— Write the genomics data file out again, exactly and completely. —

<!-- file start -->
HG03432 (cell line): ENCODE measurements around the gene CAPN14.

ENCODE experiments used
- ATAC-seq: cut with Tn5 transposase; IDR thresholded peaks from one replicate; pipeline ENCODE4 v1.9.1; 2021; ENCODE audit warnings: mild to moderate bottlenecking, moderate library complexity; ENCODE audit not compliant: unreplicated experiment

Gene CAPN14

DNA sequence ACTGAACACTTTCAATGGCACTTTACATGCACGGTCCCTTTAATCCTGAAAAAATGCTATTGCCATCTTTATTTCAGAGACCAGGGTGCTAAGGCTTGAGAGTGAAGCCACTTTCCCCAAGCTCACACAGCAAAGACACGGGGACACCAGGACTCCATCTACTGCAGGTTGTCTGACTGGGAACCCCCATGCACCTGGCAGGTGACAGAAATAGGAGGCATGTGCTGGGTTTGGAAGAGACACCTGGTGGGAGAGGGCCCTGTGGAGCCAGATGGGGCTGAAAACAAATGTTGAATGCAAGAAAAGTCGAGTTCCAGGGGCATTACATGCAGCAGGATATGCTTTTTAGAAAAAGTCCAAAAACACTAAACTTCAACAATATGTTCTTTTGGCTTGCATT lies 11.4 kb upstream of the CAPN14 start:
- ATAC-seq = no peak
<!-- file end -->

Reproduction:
HG03432 (cell line): ENCODE measurements around the gene CAPN14.

ENCODE experiments used
- ATAC-seq: cut with Tn5 transposase; IDR thresholded peaks from one replicate; pipeline ENCODE4 v1.9.1; 2021; ENCODE audit warnings: mild to moderate bottlenecking, moderate library complexity; ENCODE audit not compliant: unreplicated experiment

Gene CAPN14

DNA sequence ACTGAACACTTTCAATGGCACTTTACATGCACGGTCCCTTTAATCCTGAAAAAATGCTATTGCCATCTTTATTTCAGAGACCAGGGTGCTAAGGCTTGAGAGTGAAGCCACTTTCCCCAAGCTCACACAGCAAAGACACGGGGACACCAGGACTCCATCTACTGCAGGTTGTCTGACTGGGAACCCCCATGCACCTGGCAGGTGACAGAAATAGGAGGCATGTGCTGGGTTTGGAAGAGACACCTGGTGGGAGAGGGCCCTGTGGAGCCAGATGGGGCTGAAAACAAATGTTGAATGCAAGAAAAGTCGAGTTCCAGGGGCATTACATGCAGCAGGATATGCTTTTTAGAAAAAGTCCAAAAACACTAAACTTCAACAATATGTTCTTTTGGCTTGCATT lies 11.4 kb upstream of the CAPN14 start:
- ATAC-seq = no peak